Something is changing in Pakistan

Aftab Alexander Mughal

In the following article, Aftab Alexander Mughal, director of Minority Concern Pakistan, informs us of the position taken by the authoritative Council of Islamic Ideology against the violence for blasphemy that shamefully bloody Pakistan, fueling the hope that ignorance and superstition will give way to the knowledge and respect of the dictates of the Koran. FOB, rejoicing at the news, hopes that the process towards the implementation of religious freedom will accelerate more and more even in those areas of the world, apparently geographically and culturally distant, but which globalization and today's migrations make ever more present in our society.

Islamic body denounces violence over blasphemy as violent incidents are growing in Pakistan

By Aftab Alexander Mughal — On 24 February, Chairman of the Council of Islamic Ideology, the state-run body, Dr. Qibla Ayaz, publically denounced the violence against an individual over incorrect blasphemy allegations. Speaking to the press in Islamabad, he declared recent violent incidents un-Islamic.

In a latest incident on 12 February, a mentally ill person, Muhammad Mushtaq, a middle-age Muslim man, was accused of burning the pages of the Holy Quran. He was beaten to death in rural Talumba, Punjab province, by hundreds of people. Later, his tortured dead body was hanged on a tree for hours.

On 3 December 2021, Priyantha Kumara Diyawadana, 49-year-old Sri Lankan Christian, was accused of blasphemy by Muslim labourers of a local factory in Sialkot where he worked as a manager. He was lynched by a mob, who also put his dead body on fire.

The most notable incident happened in 2011, when a prominent Muslim politician, Salman Taseer, Governor of Punjab province, was murdered by his own bodyguard, Mumtaz Qadri, a religious fanatic. Taseer was shot in a broad day light because he publically, demanded for the release of Asia Bibi, a Christian mother of 4, who was in jail under alleged blasphemy accusations. Stephen Cohan, a famous American scholar, said that showed the symptoms of deep problems in Pakistan.

On 19 February, the Centre for Social Justice (CSJ) announced that from 1987 to 2021, 84 people were killed by individuals or by mobs under alleged blasphemy allegations. The Centre for Research and Security Studies’ recent report revealed that from 1947 to 2021, 89 accused were murdered extra judicially. A Catholic priest Fr. James Channan OP told UCA News on 24 February that among those 15 victims were Christian. 

The CSJ, a non-governmental organisation, says that 84 people were charged under these laws in 2021. Over 80 percent of cases occurred alone in Punjab province, a conservative region where about 80 percent Christians live. The highest number of cases were recorded in three major cities; Shiekhupura, Lahore and Kasur. These cases were recorded against 45 Muslims, 25 Ahmadis, seven Hindus, and seven Christians.

In 1980s, military dictator Muhammad General Zia-ul-Haq inserted 8 sections into the Pakistan Penal Code under his Islamisation agenda. These sections are commonly known as blasphemy laws. Anyone who insults Islam, Islamic personalities, Muslim’s holy book or religious feelings of Muslims can be declared blasphemous. However, the laws are vague as there is no clear definition of an act of blasphemy. These laws carry fine, jail sentence, life imprisonment and death penalty.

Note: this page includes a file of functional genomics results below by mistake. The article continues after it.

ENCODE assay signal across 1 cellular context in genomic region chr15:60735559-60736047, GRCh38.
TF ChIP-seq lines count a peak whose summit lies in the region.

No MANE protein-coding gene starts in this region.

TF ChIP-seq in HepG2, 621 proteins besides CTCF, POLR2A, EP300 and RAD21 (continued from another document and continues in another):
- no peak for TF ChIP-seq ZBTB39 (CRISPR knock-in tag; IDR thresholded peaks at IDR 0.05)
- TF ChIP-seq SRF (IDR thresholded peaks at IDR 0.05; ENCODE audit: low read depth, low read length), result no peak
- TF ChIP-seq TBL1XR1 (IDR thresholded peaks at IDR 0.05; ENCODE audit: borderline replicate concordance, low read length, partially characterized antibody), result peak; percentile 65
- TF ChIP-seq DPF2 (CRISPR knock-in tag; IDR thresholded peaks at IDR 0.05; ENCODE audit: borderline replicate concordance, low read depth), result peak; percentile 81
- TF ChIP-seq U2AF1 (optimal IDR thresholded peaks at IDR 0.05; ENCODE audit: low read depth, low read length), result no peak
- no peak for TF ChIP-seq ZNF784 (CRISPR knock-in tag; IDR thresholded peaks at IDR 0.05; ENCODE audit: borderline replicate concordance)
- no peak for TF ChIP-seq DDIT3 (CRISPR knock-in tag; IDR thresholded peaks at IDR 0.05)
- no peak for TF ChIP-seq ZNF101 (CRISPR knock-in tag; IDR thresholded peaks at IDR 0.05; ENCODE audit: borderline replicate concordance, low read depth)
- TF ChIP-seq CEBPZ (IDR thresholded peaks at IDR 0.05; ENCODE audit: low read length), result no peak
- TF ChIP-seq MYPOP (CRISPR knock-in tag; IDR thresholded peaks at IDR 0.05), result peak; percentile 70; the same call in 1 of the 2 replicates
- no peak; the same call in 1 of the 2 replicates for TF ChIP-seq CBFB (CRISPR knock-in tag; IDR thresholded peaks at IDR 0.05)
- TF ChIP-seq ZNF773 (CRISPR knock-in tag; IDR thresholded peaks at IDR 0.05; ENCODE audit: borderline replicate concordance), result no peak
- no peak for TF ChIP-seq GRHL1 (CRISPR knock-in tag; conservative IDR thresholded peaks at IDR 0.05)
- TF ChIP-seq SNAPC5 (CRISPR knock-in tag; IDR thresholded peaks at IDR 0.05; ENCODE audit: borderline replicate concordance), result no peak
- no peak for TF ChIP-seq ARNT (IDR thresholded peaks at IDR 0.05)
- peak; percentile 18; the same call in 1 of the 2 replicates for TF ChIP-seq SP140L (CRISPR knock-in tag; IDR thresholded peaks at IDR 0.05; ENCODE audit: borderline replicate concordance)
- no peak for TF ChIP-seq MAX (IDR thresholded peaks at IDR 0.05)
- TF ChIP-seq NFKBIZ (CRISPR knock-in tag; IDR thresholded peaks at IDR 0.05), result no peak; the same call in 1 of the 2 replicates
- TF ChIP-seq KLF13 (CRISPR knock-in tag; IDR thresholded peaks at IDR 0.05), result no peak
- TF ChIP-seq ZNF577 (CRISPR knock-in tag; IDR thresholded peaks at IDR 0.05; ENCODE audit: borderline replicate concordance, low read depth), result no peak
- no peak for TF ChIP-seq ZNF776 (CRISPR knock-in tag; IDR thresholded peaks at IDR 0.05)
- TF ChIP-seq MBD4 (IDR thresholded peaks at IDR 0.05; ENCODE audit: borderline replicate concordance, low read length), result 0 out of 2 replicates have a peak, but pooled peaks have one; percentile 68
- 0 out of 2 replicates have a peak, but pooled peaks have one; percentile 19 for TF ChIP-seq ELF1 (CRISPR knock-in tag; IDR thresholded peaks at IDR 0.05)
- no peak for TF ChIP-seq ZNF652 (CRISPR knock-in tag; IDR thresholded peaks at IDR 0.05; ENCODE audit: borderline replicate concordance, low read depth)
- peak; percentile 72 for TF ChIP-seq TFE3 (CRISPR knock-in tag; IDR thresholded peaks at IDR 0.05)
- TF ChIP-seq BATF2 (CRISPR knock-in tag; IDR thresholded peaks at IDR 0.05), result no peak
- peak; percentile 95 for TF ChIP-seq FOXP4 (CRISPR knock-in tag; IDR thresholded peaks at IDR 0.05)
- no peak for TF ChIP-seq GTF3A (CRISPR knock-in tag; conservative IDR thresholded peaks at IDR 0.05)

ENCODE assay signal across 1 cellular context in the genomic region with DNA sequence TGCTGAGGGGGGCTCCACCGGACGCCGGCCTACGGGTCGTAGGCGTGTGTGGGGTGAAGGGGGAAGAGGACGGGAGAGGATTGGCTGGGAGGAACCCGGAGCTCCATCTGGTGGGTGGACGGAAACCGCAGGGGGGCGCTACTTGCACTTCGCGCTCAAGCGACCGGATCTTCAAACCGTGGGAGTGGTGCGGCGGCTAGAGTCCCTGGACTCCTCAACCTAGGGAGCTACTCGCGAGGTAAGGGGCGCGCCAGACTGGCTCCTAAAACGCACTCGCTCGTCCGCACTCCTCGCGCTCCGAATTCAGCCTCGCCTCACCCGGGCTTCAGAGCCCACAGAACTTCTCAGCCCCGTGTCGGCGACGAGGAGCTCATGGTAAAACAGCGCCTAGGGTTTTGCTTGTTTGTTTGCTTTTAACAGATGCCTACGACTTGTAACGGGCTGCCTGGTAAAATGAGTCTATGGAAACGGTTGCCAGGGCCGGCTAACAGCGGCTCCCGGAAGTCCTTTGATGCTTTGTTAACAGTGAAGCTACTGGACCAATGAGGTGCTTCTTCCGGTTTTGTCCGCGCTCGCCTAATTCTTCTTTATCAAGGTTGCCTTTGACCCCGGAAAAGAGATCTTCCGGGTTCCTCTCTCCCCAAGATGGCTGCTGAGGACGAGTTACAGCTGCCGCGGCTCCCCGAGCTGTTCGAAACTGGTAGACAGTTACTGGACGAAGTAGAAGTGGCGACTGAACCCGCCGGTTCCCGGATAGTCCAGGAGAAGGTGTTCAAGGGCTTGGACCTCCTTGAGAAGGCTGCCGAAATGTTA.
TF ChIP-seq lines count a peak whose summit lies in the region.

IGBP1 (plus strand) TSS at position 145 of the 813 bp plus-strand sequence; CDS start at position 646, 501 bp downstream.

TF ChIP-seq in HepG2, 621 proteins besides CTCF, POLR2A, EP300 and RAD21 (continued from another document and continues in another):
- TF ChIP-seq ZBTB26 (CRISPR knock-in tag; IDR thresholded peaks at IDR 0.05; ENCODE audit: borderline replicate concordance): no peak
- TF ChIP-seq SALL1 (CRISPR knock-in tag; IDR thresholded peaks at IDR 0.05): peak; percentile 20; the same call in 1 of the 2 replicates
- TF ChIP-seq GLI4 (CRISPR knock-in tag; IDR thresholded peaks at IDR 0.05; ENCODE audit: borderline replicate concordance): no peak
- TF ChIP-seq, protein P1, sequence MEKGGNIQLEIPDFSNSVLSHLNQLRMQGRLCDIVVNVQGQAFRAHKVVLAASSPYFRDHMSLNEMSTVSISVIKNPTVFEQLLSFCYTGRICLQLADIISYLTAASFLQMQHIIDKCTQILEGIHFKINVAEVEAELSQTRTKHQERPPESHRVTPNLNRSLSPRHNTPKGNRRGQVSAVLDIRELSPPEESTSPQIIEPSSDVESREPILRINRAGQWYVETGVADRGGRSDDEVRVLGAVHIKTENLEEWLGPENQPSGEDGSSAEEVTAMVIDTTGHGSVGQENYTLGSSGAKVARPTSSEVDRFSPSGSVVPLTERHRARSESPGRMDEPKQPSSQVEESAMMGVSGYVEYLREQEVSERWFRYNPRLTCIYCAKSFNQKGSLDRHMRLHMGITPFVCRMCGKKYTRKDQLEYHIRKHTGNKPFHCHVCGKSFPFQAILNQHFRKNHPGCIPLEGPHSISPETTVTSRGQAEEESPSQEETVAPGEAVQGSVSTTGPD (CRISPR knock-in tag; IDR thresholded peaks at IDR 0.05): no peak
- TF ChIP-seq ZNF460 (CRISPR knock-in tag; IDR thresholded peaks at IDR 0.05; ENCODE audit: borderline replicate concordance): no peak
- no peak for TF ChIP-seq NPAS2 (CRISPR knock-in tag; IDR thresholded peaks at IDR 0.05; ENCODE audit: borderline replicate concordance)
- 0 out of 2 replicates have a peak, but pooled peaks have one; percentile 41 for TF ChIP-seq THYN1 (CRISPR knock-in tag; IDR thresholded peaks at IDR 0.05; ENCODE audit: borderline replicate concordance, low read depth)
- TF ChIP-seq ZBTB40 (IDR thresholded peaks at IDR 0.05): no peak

Since their inception, the laws have widely been misused in the country. Religious minorities, including Shia Muslims, Ahmadis, Christians and Hindus, are continuously under threat, but many Muslims also the victims of alleged allegations of blasphemy. Many lost their lives by mob lynching. Human rights organisations continuously have been demanding for the repeal of these laws.

According to CSJ, in four years from 1987 to 1991, only 18 cases were registered. Later, the number constantly grew. In 9 years from 2001 to 2010, 708 cases were reported. In 2020, 208 cases were registered. 70 percent cases were against Shia Muslims, while only 5 percent against Sunni Muslims, who are about 70 percent of the total population in the country. Cases against Ahmadis were 20 percent and against Christians 3.5 percent.

Amnesty International says in its 2020 report, “The laws had been used to target the most marginalised people in society.” A resolution was passed by the European Parliament on 29 April 2021, which declared the blasphemy laws against the international human rights standards, and against the freedom of thoughts, conscience and religion.

If a person is accused, then there are fewer chances to get justice. In conservative society, judges, prosecutors, lawyers, and witnesses face pressure from fundamentalist groups. Therefore, civil-society organisations have been demanding that the government should ensure adequate protection to all those who are involved in the justice system. They further demanded that the government should take legislative measures for protection against the abuse of the laws, and prosecute those who make false accusations or are involved in extrajudicial killings.

Despite the international condemnation and on-going violent incidents, many political parties, including Prime Minster Imran Khan’s Pakistan Tahreek-e-Insaf (PTI), support the existed blasphemy laws, which many considered as draconian laws.

Blasphemy has become a contentious issue, which causes persistent violence, intolerance and fear in the society. Majority of allegations and cases were proven wrong later. However, there are no signs that the government will take necessary measures against the abuse of those laws.

Pakistan is an Islamic country where Muslims are in the majority with 96 percent of the total population. About 70 percent are Sunni Muslim while Shia Muslim make about 25 percent. Non-Muslim minorities consist of less than 4 percent of the population.